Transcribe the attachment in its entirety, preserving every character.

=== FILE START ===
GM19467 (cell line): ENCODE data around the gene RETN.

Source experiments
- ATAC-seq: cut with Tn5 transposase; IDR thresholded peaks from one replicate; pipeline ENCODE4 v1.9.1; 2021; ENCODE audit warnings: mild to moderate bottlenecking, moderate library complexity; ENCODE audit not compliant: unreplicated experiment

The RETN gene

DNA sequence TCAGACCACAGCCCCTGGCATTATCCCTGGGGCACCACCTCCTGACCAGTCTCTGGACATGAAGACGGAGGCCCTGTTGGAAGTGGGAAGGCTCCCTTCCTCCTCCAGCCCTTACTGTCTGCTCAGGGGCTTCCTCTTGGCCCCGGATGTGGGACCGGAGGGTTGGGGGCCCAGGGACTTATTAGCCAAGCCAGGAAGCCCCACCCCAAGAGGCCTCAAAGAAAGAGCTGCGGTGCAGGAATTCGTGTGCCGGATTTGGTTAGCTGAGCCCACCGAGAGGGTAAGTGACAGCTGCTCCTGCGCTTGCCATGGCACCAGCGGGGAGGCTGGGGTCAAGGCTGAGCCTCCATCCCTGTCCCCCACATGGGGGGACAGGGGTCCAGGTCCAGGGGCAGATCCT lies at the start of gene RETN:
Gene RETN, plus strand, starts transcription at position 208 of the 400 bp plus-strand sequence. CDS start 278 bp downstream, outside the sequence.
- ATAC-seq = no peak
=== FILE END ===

GM19467 (cell line): ENCODE data around the gene RETN.

Source experiments
- ATAC-seq: cut with Tn5 transposase; IDR thresholded peaks from one replicate; pipeline ENCODE4 v1.9.1; 2021; ENCODE audit warnings: mild to moderate bottlenecking, moderate library complexity; ENCODE audit not compliant: unreplicated experiment

The RETN gene

DNA sequence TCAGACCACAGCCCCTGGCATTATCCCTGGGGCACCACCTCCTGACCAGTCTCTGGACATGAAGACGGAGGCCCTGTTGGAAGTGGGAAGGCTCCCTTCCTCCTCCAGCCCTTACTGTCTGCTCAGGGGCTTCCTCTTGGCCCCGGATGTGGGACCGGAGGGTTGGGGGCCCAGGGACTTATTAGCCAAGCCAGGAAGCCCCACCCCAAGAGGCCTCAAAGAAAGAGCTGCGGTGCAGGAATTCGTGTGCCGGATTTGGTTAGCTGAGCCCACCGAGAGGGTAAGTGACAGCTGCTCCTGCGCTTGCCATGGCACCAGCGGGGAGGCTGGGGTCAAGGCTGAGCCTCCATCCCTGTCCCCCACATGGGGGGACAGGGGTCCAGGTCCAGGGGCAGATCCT lies at the start of gene RETN:
Gene RETN, plus strand, starts transcription at position 208 of the 400 bp plus-strand sequence. CDS start 278 bp downstream, outside the sequence.
- ATAC-seq = no peak